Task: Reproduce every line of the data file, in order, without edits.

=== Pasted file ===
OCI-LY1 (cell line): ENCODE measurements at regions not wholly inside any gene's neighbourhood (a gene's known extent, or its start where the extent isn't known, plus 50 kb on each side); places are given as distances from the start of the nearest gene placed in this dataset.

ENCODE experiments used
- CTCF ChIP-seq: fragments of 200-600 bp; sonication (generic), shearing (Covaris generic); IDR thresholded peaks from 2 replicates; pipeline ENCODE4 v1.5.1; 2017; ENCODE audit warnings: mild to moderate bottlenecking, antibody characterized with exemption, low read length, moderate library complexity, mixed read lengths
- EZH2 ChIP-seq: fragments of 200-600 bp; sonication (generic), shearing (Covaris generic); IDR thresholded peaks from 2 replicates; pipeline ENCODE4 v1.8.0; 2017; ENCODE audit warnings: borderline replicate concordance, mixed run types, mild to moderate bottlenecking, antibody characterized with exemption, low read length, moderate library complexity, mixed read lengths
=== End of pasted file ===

OCI-LY1 (cell line): ENCODE measurements at regions not wholly inside any gene's neighbourhood (a gene's known extent, or its start where the extent isn't known, plus 50 kb on each side); places are given as distances from the start of the nearest gene placed in this dataset.

ENCODE experiments used
- CTCF ChIP-seq: fragments of 200-600 bp; sonication (generic), shearing (Covaris generic); IDR thresholded peaks from 2 replicates; pipeline ENCODE4 v1.5.1; 2017; ENCODE audit warnings: mild to moderate bottlenecking, antibody characterized with exemption, low read length, moderate library complexity, mixed read lengths
- EZH2 ChIP-seq: fragments of 200-600 bp; sonication (generic), shearing (Covaris generic); IDR thresholded peaks from 2 replicates; pipeline ENCODE4 v1.8.0; 2017; ENCODE audit warnings: borderline replicate concordance, mixed run types, mild to moderate bottlenecking, antibody characterized with exemption, low read length, moderate library complexity, mixed read lengths